“Born in our Hearts:” How Great Hill Partners’ Adrian Portillo is Giving Orphaned Children in Central America a Second Chance at Life
Great Hill Partners Office Services Manager Adrian Portillo was on vacation visiting family in Honduras when a chance encounter at a red light changed his life – and eventually the lives of hundreds of children.
Adrian, who lives outside Boston with his wife and five children, was visiting his home country of Honduras in 2010 when he and his wife Lidia encountered a group of orphaned children standing on the side of the highway – many without shoes – asking for food and clothing. Such a scene is all too common in Honduras, which is one of the poorest countries in the world due to political and economic instability. The effect on children is profound: UNICEF estimates that in 2019, about 70% of children live in poverty, and 43% do not live with their parents.
Adrian and Lidia were moved by what they had witnessed. Understanding the severity of the situation in Honduras and feeling a sense of responsibility for their home country, they decided to act. After returning home they began the painstaking process of acquiring the permits and documentation needed to start the foundation, and little by little they collected supplies, money and manpower to make their vision a reality.
It took five years to secure the necessary funding and paperwork to start the center, which finally opened its doors in 2015 – when “Ministerio en Tu Presencia” was born. The community came together in show of generosity to support the new center: one man donated a plot of land for the orphanage to be built on, and local businesses donated the beds, furniture, clothing and other supplies. The shared goal was to “get children off the street and give them a second chance at life,” Adrian said.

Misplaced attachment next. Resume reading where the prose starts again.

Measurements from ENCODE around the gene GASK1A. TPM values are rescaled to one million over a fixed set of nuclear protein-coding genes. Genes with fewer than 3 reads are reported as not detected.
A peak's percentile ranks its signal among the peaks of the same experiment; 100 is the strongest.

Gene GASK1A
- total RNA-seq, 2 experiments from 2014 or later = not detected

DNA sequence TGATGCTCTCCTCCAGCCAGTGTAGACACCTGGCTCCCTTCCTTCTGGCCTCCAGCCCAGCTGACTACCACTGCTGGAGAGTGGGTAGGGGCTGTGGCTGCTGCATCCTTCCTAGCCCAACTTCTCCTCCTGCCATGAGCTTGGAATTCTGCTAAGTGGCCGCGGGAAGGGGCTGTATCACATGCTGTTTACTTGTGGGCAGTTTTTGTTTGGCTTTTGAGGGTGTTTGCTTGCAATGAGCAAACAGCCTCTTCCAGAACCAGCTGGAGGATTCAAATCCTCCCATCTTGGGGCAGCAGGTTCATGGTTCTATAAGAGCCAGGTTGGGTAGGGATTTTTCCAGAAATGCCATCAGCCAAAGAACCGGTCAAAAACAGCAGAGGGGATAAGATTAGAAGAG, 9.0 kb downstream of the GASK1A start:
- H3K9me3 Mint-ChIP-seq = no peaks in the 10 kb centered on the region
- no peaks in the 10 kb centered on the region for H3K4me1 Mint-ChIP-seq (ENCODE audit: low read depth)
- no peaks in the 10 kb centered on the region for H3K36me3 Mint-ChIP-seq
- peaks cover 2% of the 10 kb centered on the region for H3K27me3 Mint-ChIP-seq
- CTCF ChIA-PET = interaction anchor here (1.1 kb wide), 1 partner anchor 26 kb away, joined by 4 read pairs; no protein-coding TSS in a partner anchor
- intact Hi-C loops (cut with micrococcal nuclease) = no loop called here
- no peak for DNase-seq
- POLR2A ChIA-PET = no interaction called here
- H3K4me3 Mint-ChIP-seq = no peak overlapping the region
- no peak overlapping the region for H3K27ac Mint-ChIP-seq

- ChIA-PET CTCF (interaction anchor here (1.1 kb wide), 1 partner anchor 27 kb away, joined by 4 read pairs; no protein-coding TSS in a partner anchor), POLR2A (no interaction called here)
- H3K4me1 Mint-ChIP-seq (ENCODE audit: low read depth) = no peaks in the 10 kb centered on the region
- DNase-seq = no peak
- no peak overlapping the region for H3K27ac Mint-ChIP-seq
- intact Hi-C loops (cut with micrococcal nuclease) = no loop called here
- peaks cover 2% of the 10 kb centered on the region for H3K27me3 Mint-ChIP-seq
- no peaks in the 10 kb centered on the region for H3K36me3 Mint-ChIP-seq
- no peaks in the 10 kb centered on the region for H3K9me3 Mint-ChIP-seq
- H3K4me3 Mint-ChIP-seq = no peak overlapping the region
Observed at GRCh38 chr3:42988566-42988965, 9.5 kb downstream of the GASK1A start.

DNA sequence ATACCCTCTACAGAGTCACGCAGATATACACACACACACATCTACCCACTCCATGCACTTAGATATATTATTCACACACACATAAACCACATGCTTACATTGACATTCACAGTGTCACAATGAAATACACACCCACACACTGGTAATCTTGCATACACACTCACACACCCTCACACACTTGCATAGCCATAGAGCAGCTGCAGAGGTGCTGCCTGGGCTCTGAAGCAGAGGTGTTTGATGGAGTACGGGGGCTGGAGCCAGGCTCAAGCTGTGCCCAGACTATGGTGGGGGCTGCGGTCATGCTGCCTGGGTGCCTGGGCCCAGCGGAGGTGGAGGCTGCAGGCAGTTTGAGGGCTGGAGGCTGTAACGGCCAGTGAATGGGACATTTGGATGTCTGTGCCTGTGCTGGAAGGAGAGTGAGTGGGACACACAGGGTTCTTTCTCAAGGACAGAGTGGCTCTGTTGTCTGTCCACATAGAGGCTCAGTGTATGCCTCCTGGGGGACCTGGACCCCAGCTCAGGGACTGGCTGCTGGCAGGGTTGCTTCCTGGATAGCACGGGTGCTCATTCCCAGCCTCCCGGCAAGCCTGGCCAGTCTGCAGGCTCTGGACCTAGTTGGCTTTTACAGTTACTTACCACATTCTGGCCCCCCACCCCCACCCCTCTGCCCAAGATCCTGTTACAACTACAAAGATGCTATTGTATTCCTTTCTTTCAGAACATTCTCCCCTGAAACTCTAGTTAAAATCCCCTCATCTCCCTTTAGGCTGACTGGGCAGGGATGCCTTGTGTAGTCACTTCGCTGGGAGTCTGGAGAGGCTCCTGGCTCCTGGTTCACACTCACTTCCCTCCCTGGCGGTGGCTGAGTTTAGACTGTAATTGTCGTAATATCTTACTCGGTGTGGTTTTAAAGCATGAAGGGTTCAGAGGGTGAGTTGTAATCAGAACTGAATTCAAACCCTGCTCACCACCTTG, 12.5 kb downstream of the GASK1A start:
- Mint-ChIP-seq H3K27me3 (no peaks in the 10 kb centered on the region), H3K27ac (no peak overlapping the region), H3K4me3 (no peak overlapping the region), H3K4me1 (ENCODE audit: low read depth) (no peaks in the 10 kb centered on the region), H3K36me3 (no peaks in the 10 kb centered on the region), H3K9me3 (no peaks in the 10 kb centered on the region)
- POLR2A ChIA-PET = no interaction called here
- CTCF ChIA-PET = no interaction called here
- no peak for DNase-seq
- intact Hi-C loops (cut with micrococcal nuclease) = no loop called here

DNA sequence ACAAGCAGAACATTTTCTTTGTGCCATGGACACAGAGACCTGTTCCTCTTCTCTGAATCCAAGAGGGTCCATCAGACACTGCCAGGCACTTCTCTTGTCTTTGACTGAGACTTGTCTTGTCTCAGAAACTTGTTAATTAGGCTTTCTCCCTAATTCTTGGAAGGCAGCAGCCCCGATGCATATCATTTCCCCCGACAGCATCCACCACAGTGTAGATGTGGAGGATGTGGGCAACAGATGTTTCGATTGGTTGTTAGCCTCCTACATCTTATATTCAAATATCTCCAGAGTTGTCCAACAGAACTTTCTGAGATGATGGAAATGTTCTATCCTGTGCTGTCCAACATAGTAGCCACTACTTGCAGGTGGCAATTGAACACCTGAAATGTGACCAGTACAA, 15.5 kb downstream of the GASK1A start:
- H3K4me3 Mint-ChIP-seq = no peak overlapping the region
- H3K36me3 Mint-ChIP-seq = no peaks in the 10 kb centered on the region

At first, the center only housed 30-40 children, but the center soon expanded as word spread and need remained high. Now, in 2021, the center cares for about 250 children. Ministerio en Tu Presencia later opened two more centers, one in El Salvador and the other in Colombia by partnering with local churches and community leaders, and now aids over 100 additional children in those countries. “It’s something that was born in our hearts,” Adrian said. “We never thought it would reach this magnitude.”
To allow the children to flourish, Ministerio en Tu Presencia not only provides food and housing, but also additional resources to address a variety of mental health issues or past trauma. Many, if not all, the children who arrive at the centers have experienced circumstances such as alcoholism, drug addiction, gang violence and poverty. Ministerio en Tu Presencia offers the children a sense of belonging and stability as they move forward with their lives.
Ministerio en Tu Presencia has faced many challenges since opening. On November 5th, 2020 Hurricane Eta hit Honduras, and -- less than 2 weeks later -- Hurricane Iota crossed almost the same path, magnifying the damage. While destruction was particularly severe on the coasts, there was also massive flooding throughout the central region of the country. As a result, the center was almost completely destroyed and children in the home were temporarily displaced to a nearby farm, where they are still currently residing while reconstruction nears completion. Additionally, the COVID-19 pandemic has strained resources and, at times, the foundation faced a shortage of funding and difficulty acquiring food and other critical supplies.
Today, Ministerio en Tu Presencia is run by Adrian, who serves as President, as well as a board of directors. It depends entirely on donations from organizations and individuals, including the GHP community, to continue its daily operations. The center also relies on the altruism of local doctors, dentists, and psychologists who volunteer their time and services.
In the future, the center aims to provide not just housing and care for the children, but also vocational training to ensure they will be set up for success in adulthood. Adrian also hopes the center will soon be able to teach children skills such as how to make clothing and shoes and use the proceeds to help run the center. More importantly, however, these skills will ensure they have economic and job security later in their lives. “These children are a priority because they are the future,” he said. He hopes that the center “will help them move forward and help the country move forward.”